This first ripple in my campus ministry with these Christian LGBTQ students led to many others. My participation in this Spirit movement – what I like to call that first “ripple” – with the creation of Receiving with Thanksgiving meant that I was invited to preside over a communion service in their early worship services. This led to an invitation – a second ripple – to officiate at a funeral when one student passed away (with the family acknowledging that I provided a pastoral presence for their child who did not have an affirming church home). Awareness of my willingness to participate in the funeral of an LGBTQ student led to an invitation – a third ripple – to officiate at a same-gendered wedding for two young women who were struggling to find a clergy person in central Pennsylvania willing to enter into their lives in that way. I helped empower these same Receiving with Thanksgiving students to offer a transgender clothing exchange – forth ripple – as a way to meet the needs of a vulnerable community as they enter their personal transitions. A fifth ripple appeared last year when a student invited me to preside over their transgender renaming ceremony using biblical illustrations and metaphors for that moment in this student’s life. This past spring our Penn State LGBTQ center permanently established a transgender clothing exchange (sixth ripple) and this fall will offer a limited number of clergy hours in their physical space for spiritual direction and mentoring (seventh ripple).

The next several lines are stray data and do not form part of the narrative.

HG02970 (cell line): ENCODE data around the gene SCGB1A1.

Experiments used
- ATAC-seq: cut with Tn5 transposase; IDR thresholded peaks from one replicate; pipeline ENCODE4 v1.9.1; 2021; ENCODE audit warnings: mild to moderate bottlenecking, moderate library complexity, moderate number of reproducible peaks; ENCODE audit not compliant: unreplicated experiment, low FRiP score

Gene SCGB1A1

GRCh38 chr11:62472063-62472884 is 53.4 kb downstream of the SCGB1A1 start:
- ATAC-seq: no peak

I do not know where the next ripples of the Spirit’s movement in my work will come from, but I am convinced that choosing to walk alongside the people who are in need of a spiritual presence in their lives is a way to take that first step. I arrived on campus with many lofty dreams of how I might make an impact, but few of these practical moments and possibilities were in the range of my imagination and hope. It was only after taking those first small steps that the the ripples began to form, and I was able to join the work of God’s Spirit in my context.

Arguing With Church Signs

Campus Pastor Ben is on Sabbatical from May 1st through July 31st during the summer of 2019. He will occasionally be posting blog reflections of that time right here

On May 1st I (Ben) began a three month sabbatical from my job as the campus pastor for 3rd Way Collective at Penn State University. I spent my first day of intentional rest taking a long ride on my bicycle. Some may not find riding for miles and miles to be very restful, but I find the pedal rotations, rolling hills, and winding journey, to be an incredibly soothing experience for my soul.

Only a few miles into my ride I passed a church with a large roadside sign. You know the type – a bright white background with movable type so that the message can be changed depending on the season (or the local minister’s sense of church humor), illuminated day or night so that everyone takes notice as they pass by. This one said in all caps, “THE TEN COMMANDMENTS ARE NOT MULTIPLE CHOICE.”